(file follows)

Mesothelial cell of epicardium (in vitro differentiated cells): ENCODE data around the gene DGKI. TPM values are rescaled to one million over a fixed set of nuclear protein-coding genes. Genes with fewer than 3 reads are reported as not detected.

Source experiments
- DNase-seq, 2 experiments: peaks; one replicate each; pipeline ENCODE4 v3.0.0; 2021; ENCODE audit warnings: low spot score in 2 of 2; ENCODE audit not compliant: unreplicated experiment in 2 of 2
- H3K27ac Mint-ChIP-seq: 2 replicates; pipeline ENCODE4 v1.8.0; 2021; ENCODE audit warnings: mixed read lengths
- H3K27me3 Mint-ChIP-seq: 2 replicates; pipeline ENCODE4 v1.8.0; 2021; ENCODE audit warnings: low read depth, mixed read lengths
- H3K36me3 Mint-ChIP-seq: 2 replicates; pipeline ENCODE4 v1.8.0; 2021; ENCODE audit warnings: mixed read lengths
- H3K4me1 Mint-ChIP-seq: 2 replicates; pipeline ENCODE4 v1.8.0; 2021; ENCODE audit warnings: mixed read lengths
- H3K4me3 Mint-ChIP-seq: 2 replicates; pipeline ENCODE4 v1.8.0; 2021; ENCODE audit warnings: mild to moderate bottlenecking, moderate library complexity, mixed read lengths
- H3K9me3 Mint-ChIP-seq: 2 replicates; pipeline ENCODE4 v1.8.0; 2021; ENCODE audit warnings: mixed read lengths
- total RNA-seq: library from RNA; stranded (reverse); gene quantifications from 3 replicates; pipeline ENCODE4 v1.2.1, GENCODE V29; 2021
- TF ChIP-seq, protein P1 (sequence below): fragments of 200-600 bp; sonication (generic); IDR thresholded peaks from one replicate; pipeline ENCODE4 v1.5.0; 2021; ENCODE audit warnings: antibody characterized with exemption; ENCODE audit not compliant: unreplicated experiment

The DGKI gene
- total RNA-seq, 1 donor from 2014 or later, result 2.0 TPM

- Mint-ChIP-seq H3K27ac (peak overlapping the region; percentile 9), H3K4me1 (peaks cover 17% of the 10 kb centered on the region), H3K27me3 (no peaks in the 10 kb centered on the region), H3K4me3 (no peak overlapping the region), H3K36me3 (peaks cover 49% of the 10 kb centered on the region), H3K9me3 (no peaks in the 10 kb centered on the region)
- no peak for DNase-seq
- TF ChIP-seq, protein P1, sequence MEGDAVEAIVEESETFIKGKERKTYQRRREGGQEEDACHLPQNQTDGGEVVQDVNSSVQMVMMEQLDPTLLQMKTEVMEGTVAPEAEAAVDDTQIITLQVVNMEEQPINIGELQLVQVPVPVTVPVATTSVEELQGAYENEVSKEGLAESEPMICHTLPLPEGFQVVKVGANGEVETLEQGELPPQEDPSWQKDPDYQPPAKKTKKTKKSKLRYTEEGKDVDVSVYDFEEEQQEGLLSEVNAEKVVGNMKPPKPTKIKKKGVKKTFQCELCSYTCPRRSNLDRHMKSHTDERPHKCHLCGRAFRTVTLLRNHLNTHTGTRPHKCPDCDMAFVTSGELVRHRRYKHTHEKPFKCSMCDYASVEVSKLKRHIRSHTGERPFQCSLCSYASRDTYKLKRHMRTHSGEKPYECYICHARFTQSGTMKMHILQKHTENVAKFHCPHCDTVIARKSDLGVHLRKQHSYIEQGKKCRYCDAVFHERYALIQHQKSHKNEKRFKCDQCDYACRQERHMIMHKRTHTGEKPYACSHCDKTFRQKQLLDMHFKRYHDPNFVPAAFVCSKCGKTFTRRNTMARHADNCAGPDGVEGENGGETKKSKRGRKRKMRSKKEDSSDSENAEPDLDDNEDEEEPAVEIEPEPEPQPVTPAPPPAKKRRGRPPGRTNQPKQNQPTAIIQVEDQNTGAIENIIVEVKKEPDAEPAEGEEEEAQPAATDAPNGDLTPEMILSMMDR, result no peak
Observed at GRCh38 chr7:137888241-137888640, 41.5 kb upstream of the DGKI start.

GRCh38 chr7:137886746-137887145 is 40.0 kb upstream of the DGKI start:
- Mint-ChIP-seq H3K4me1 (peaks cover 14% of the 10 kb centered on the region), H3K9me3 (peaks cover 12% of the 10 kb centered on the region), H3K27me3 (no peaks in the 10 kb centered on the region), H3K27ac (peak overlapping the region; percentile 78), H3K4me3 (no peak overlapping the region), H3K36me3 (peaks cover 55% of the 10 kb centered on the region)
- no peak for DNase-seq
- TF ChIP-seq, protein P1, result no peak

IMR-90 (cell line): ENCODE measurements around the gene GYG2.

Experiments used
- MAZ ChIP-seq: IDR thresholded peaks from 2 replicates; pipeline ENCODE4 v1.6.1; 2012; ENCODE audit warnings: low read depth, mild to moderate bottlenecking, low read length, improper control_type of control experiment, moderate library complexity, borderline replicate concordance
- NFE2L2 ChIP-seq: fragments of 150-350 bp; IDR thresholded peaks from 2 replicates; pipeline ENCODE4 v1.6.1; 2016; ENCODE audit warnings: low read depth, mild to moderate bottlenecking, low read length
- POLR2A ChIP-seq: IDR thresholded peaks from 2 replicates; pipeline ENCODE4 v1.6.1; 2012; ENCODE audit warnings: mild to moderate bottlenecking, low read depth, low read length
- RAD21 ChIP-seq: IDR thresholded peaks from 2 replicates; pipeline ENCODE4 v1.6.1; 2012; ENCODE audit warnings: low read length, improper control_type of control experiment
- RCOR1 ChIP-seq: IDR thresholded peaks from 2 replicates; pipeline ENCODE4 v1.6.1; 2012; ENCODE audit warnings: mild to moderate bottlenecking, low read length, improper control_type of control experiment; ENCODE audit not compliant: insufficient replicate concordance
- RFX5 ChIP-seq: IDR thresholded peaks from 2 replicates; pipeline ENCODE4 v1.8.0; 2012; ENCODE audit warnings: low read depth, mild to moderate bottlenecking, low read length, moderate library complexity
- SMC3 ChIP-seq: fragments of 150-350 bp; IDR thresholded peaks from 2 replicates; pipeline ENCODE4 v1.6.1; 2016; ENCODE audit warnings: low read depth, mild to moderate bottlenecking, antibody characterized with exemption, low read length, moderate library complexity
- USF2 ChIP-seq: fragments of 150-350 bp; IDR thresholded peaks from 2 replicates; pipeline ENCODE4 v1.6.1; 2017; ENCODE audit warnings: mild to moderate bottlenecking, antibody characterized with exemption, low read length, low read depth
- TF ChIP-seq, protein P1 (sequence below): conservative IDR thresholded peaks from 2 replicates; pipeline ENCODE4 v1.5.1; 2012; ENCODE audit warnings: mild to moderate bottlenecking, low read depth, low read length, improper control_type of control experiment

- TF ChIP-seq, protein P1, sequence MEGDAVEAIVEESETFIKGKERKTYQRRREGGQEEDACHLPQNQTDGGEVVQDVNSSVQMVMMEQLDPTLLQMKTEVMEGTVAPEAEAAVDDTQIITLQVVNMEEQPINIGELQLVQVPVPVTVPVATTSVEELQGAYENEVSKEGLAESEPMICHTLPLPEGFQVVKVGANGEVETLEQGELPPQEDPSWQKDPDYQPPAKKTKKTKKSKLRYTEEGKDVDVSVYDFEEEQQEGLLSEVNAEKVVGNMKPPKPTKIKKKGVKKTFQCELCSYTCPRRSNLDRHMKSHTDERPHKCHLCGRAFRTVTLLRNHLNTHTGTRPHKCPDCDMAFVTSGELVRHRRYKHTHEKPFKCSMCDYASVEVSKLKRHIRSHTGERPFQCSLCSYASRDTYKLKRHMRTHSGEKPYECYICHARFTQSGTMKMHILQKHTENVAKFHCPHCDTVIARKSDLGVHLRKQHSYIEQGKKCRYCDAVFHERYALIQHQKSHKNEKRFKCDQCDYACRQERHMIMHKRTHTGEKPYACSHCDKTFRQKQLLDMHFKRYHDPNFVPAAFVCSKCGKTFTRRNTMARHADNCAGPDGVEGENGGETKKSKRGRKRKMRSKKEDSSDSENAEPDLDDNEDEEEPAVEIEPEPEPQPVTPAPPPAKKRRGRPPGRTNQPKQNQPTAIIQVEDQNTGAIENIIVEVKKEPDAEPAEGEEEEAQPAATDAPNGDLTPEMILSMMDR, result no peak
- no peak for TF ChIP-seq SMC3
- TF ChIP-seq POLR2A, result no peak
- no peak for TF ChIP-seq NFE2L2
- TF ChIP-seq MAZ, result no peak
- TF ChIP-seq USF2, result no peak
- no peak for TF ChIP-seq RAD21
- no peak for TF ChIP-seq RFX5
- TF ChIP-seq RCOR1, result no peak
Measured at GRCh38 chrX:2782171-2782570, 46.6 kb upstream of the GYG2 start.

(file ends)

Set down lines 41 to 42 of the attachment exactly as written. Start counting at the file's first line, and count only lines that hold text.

- TF ChIP-seq RCOR1, result no peak
Measured at GRCh38 chrX:2782171-2782570, 46.6 kb upstream of the GYG2 start.